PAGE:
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Use GeekTool to track network data transfer rates Apps
I use GeekTool to display some network information for my MacBook on my desktop. One thing I couldn't find was a way to show the current transfer rate (in Kb/sec) in and out. So I wrote a shell script that calls on netstat, waits one second, calls on netstat again, and then uses the difference in the numbers to display how many kilobytes were sent or received during that second.

If you use ethernet instead of AirPort, you'll have to change en1 to the interface you need (probably en0). This could also be used to monitor your bluetooth speeds as well. To set this up, first create a file (I named mine inout.sh) and save it wherever you like. Insert the following code and save it:
#!/bin/sh
# created by chris helming.
# chris dot helming at gmail

# get the current number of bytes in and bytes out
myvar1=`netstat -ib | grep -e "en1" -m 1 | awk '{print $7}'` #  bytes in
myvar3=`netstat -ib | grep -e "en1" -m 1 | awk '{print $10}'` # bytes out

#wait one second
sleep 1

# get the number of bytes in and out one second later
myvar2=`netstat -ib | grep -e "en1" -m 1 | awk '{print $7}'` # bytes in again
myvar4=`netstat -ib | grep -e "en1" -m 1 | awk '{print $10}'` # bytes out again

# find the difference between bytes in and out during that one second
subin=$(($myvar2 - $myvar1))
subout=$(($myvar4 - $myvar3))

# convert bytes to kilobytes
kbin=`echo "scale=2; $subin/1024;" | bc`
kbout=`echo "scale=2; $subout/1024;" | bc`

# print the results
echo "in: $kbin Kb/sec"
echo "out: $kbout Kb/sec"
After saving your file, switch to GeekTool, click the New Entry button, give it a name (Net Activity), and set the pop-up on the right to Shell. On the Command tab, set the command to something like this: sh /path/to/inout.sh, replacing /path/to/ with the path to the folder containing the inout.sh file. I left the Refresh setting at 10, and so GeekTool updates my Kb/sec transfer rates every 10 seconds. It can be changed to whatever you want, though.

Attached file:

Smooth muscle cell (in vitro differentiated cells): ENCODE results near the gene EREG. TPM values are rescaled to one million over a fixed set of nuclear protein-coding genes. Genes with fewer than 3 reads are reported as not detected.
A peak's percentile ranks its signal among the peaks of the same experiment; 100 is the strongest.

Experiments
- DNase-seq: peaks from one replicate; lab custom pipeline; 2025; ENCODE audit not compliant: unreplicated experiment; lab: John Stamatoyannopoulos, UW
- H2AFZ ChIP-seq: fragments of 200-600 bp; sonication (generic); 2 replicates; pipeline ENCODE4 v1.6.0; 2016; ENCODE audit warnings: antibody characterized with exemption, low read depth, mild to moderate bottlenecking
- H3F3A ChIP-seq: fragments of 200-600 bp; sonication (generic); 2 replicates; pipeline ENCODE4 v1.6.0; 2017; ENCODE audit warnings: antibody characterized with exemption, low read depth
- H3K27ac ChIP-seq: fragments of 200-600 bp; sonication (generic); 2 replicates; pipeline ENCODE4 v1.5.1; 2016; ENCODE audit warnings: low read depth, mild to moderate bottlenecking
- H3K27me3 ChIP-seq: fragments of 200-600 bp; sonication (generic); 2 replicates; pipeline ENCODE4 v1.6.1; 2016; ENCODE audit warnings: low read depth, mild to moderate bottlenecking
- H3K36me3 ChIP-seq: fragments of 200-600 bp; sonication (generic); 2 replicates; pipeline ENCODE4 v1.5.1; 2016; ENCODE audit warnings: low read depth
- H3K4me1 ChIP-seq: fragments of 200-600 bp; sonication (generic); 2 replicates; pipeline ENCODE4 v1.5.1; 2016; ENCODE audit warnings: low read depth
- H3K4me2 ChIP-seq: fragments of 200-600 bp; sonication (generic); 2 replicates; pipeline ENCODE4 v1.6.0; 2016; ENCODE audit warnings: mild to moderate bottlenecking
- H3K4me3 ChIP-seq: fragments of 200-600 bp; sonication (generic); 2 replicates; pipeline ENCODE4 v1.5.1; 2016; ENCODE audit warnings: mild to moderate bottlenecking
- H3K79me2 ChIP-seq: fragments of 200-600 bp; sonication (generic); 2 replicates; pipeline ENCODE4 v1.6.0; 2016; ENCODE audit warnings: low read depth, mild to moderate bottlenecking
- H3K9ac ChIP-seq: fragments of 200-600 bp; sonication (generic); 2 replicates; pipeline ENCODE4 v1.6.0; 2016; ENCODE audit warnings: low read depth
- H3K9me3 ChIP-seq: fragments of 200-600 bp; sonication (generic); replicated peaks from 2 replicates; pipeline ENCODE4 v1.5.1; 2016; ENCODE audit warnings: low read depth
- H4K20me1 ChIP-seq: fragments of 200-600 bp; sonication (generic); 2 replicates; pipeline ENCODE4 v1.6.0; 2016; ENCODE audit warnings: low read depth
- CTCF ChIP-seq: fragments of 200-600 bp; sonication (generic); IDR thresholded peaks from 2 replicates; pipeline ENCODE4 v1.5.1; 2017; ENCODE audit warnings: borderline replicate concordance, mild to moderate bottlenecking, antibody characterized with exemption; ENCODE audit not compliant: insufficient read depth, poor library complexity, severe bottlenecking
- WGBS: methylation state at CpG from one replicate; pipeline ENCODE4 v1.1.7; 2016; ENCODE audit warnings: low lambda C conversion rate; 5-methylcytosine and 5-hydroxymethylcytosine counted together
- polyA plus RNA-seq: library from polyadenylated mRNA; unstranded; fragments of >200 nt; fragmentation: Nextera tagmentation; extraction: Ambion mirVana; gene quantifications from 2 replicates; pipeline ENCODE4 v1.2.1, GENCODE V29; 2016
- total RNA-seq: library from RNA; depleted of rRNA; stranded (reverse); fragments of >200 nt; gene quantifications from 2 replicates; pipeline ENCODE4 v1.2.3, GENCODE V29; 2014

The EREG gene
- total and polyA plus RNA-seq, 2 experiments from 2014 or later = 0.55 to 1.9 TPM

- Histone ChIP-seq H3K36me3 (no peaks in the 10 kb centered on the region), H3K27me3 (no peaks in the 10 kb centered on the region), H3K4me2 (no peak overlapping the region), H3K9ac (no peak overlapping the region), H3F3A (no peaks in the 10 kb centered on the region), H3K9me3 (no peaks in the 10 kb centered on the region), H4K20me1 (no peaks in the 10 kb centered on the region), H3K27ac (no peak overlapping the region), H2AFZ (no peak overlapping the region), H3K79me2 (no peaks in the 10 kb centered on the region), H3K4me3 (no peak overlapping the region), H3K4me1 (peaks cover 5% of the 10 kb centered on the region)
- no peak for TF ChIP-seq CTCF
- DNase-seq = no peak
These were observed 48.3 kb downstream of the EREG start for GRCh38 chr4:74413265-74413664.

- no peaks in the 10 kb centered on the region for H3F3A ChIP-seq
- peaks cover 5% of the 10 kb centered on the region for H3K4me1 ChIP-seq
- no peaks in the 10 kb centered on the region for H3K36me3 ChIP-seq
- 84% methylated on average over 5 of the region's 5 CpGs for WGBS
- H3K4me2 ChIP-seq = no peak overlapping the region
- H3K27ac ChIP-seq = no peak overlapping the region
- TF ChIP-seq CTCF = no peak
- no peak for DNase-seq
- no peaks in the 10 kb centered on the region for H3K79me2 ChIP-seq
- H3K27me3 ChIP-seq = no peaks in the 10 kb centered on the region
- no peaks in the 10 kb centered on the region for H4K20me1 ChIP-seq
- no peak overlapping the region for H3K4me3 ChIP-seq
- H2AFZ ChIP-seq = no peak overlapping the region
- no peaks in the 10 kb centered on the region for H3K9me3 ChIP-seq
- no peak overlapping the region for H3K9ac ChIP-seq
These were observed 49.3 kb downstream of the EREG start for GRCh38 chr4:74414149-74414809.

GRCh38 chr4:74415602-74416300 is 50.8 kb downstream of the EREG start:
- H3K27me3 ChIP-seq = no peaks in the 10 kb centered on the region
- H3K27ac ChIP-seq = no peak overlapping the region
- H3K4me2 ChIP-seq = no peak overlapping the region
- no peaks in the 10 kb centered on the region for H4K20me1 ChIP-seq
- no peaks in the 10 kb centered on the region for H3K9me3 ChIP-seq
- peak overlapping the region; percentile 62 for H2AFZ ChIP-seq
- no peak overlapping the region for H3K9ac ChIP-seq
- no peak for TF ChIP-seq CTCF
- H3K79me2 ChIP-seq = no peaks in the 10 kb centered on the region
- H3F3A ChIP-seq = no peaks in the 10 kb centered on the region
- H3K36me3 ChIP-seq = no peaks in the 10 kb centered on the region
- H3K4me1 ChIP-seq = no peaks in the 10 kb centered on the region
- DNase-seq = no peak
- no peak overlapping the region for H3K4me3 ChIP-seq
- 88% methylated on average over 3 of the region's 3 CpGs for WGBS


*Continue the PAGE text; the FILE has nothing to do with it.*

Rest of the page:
[robg adds: I tested this, and it works as described.]
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Use GeekTool to track network data transfer rates | 14 comments | Create New Account
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Use GeekTool to track network data transfer rates
Authored by: wordsofwisedumb on Mar 27, '09 08:05:11AM
Bandwidth Monitor NG would also allow you to monitor this information as well as disk IO: http://www.gropp.org/?id=projects&sub=bwm-ng

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Use GeekTool to track network data transfer rates
Authored by: JaxMyers on Mar 27, '09 08:10:37AM

Why don't you just use Activity Monitor in your Utilities folder? If can monitor and graph data transfer rates.



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Use GeekTool to track network data transfer rates
Authored by: leamanc on Mar 27, '09 09:36:24AM

I'd say because he likes the way GeekTool displays items on the desktop.



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Use GeekTool to track network data transfer rates
Authored by: toupsz on Mar 27, '09 09:43:32AM
I prefer MenuMeters (http://www.ragingmenace.com/software/menumeters/) -- shows me in and out traffic in my menubar!

Best,
-Zach

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Use GeekTool to track network data transfer rates
Authored by: derelictstatic on Mar 27, '09 10:30:32AM